Service is full of mistakes. You’re dealing with endless highly-individual needs, unpredictable particularities, a minefield of emotional triggers that clients will readily punish you for ever-so-slightly feathering an insecurity of theirs. You’re also juggling technical demands and chances are you have the precision of a flesh and blood human being, not a machine. The key to navigating mistakes skillfully is found in how you speak to yourself when you make one. The first impulse might be self-criticism. You may think this is your way of motivating yourself, but the effects are counterproductive.
My dad’s approach to my mistakes was to lecture: “You need to be more like this, or like this, or like this, or you’ll never survive in this world.” Perhaps at first he thought maybe if he kept throwing darts like that, one of them might eventually stick, but eventually seemed to realize that they inspired nothing more than me developing strategies of shielding myself from him.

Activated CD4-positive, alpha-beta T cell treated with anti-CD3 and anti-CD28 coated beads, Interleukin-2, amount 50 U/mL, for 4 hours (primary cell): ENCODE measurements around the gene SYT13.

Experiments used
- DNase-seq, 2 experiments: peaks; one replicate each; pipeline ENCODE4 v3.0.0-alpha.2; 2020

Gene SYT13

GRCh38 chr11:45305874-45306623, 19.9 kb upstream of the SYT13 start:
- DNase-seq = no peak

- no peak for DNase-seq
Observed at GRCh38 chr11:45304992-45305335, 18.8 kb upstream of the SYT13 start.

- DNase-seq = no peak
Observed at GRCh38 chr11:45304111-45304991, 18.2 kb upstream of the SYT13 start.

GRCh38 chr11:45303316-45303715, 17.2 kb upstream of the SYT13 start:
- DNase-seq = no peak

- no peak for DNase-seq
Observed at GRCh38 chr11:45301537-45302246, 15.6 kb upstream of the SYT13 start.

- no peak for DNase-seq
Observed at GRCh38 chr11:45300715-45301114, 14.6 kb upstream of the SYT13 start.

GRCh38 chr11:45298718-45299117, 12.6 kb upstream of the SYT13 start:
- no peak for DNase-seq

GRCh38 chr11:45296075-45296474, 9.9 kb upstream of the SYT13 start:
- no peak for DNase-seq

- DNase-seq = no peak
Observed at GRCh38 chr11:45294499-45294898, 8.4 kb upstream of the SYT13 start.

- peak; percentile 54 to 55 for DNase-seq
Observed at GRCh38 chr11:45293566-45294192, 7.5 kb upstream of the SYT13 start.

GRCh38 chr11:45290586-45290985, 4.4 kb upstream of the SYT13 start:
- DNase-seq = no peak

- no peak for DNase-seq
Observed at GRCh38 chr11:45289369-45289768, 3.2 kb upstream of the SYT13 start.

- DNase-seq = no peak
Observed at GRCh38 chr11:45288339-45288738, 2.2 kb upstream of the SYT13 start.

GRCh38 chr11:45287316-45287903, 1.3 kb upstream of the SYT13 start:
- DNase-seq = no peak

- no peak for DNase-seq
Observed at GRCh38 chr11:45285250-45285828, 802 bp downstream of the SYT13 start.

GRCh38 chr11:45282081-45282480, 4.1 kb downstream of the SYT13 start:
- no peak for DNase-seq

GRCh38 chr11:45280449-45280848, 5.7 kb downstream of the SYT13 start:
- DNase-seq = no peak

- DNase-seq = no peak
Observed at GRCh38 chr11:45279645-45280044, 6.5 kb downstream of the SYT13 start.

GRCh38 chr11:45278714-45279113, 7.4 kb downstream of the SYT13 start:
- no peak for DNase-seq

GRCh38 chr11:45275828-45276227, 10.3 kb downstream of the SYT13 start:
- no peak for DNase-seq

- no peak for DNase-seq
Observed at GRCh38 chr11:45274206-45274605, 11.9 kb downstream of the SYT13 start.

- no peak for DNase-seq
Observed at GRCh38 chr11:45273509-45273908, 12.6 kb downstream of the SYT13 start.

It’s funny how I got into such a habit of tuning him out and yet later in my life I realized that I spoke to myself in exactly that voice wherever I wasn’t performing like I wanted to. Even though it makes no practical sense, this is a pretty natural phenomenon of the mind to pattern itself according to its influences no matter how ineffective we know they were.
I knew all it generated was self-doubt, but there I was, knowing full well I can speak to myself however I wish to (it’s my mind, after all), defaulting to a voice that I am used to tuning out or resisting in every humanly way I can conjure.
Apparently I’m not the only one to have realized the absurdity of this:
“Remember, you have been criticizing yourself for years and it hasn’t worked. Try approving of yourself and see what happens.”
-Louise L. Hay
When deciding to approve of yourself, the “trying” stage might feel awkward and forced at first. This is what worked for me: the next time you find your mind bludgeoning you with unsolicited “help” via some critical tirade, imagine you’re the Buddha, or Jesus, or any idea of a wise, loving, Yoda-like mentor – or even just a good friend. If you can, a really powerful place to go is imagining that you are yourself years down the road as a fulfilled and fully-realized person. How would this person view your mistake? With the petty reactivity of a paranoid parent or an irritable customer? Or someone that cares and understands – and might giggle adoringly as you stumble along like the rest of us?
You can find this place within you every time that you slip up (in a way that I promise you is not the drama your mind thinks it is). It’s easy to find, because it’s always there – it’s just used to getting drowned out by the louder one of your inner critic.